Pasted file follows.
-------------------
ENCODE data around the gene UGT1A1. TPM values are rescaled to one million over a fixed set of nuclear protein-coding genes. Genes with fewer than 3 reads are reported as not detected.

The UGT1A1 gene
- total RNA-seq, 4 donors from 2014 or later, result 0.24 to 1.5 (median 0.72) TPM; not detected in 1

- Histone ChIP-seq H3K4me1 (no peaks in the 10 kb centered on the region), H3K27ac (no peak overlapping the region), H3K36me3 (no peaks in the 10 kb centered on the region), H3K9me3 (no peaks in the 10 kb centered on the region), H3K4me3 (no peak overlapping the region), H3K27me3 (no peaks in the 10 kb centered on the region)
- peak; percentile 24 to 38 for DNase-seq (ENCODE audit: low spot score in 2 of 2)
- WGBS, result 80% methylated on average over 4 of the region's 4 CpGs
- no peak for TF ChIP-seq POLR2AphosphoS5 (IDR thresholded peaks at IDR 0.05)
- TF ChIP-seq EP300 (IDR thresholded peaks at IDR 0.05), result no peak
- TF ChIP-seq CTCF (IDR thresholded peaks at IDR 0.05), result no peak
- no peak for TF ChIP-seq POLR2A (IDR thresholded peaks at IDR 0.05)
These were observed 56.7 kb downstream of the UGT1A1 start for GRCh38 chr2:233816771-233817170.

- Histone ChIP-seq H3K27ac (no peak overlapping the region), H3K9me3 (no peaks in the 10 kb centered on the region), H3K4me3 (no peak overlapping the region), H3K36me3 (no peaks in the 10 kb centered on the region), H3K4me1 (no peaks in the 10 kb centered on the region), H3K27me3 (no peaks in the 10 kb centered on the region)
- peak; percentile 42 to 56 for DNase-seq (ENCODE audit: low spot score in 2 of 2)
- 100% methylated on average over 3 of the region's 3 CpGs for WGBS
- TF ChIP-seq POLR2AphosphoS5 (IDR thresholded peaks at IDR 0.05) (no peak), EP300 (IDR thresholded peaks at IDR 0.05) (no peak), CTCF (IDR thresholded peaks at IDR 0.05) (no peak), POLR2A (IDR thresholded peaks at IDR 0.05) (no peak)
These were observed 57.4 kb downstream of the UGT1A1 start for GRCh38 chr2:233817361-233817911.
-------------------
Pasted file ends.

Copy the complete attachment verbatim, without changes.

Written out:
ENCODE data around the gene UGT1A1. TPM values are rescaled to one million over a fixed set of nuclear protein-coding genes. Genes with fewer than 3 reads are reported as not detected.

The UGT1A1 gene
- total RNA-seq, 4 donors from 2014 or later, result 0.24 to 1.5 (median 0.72) TPM; not detected in 1

- Histone ChIP-seq H3K4me1 (no peaks in the 10 kb centered on the region), H3K27ac (no peak overlapping the region), H3K36me3 (no peaks in the 10 kb centered on the region), H3K9me3 (no peaks in the 10 kb centered on the region), H3K4me3 (no peak overlapping the region), H3K27me3 (no peaks in the 10 kb centered on the region)
- peak; percentile 24 to 38 for DNase-seq (ENCODE audit: low spot score in 2 of 2)
- WGBS, result 80% methylated on average over 4 of the region's 4 CpGs
- no peak for TF ChIP-seq POLR2AphosphoS5 (IDR thresholded peaks at IDR 0.05)
- TF ChIP-seq EP300 (IDR thresholded peaks at IDR 0.05), result no peak
- TF ChIP-seq CTCF (IDR thresholded peaks at IDR 0.05), result no peak
- no peak for TF ChIP-seq POLR2A (IDR thresholded peaks at IDR 0.05)
These were observed 56.7 kb downstream of the UGT1A1 start for GRCh38 chr2:233816771-233817170.

- Histone ChIP-seq H3K27ac (no peak overlapping the region), H3K9me3 (no peaks in the 10 kb centered on the region), H3K4me3 (no peak overlapping the region), H3K36me3 (no peaks in the 10 kb centered on the region), H3K4me1 (no peaks in the 10 kb centered on the region), H3K27me3 (no peaks in the 10 kb centered on the region)
- peak; percentile 42 to 56 for DNase-seq (ENCODE audit: low spot score in 2 of 2)
- 100% methylated on average over 3 of the region's 3 CpGs for WGBS
- TF ChIP-seq POLR2AphosphoS5 (IDR thresholded peaks at IDR 0.05) (no peak), EP300 (IDR thresholded peaks at IDR 0.05) (no peak), CTCF (IDR thresholded peaks at IDR 0.05) (no peak), POLR2A (IDR thresholded peaks at IDR 0.05) (no peak)
These were observed 57.4 kb downstream of the UGT1A1 start for GRCh38 chr2:233817361-233817911.